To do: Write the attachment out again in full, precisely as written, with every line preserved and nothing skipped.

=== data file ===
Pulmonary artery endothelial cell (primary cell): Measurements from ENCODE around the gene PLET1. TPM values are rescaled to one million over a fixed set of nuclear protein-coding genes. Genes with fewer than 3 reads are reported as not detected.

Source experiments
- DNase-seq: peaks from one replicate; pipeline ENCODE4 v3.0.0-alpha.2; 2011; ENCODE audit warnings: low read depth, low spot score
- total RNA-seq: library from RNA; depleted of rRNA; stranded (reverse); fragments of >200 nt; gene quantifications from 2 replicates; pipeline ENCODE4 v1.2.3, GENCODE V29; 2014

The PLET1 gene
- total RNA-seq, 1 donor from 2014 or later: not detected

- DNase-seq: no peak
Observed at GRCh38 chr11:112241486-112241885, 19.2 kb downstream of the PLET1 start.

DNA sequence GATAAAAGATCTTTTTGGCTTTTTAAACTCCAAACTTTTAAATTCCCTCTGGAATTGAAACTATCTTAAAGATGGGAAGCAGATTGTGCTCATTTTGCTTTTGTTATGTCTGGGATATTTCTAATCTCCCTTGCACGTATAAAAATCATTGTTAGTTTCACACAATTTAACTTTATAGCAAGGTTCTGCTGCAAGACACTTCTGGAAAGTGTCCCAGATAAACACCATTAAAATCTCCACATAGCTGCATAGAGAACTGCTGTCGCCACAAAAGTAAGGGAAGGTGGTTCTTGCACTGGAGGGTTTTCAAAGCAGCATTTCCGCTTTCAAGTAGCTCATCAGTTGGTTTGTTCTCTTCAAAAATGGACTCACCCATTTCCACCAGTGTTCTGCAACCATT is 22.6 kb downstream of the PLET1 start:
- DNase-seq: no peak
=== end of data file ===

Pulmonary artery endothelial cell (primary cell): Measurements from ENCODE around the gene PLET1. TPM values are rescaled to one million over a fixed set of nuclear protein-coding genes. Genes with fewer than 3 reads are reported as not detected.

Source experiments
- DNase-seq: peaks from one replicate; pipeline ENCODE4 v3.0.0-alpha.2; 2011; ENCODE audit warnings: low read depth, low spot score
- total RNA-seq: library from RNA; depleted of rRNA; stranded (reverse); fragments of >200 nt; gene quantifications from 2 replicates; pipeline ENCODE4 v1.2.3, GENCODE V29; 2014

The PLET1 gene
- total RNA-seq, 1 donor from 2014 or later: not detected

- DNase-seq: no peak
Observed at GRCh38 chr11:112241486-112241885, 19.2 kb downstream of the PLET1 start.

DNA sequence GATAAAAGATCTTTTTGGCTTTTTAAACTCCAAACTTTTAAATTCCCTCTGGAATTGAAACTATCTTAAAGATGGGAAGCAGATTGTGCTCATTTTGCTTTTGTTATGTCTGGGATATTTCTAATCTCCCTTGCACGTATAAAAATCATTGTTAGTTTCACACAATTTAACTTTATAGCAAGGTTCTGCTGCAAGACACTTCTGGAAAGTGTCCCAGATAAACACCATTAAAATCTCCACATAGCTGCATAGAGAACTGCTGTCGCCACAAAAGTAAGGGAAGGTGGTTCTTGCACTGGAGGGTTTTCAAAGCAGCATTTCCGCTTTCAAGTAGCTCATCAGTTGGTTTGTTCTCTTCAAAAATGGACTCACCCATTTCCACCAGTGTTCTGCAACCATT is 22.6 kb downstream of the PLET1 start:
- DNase-seq: no peak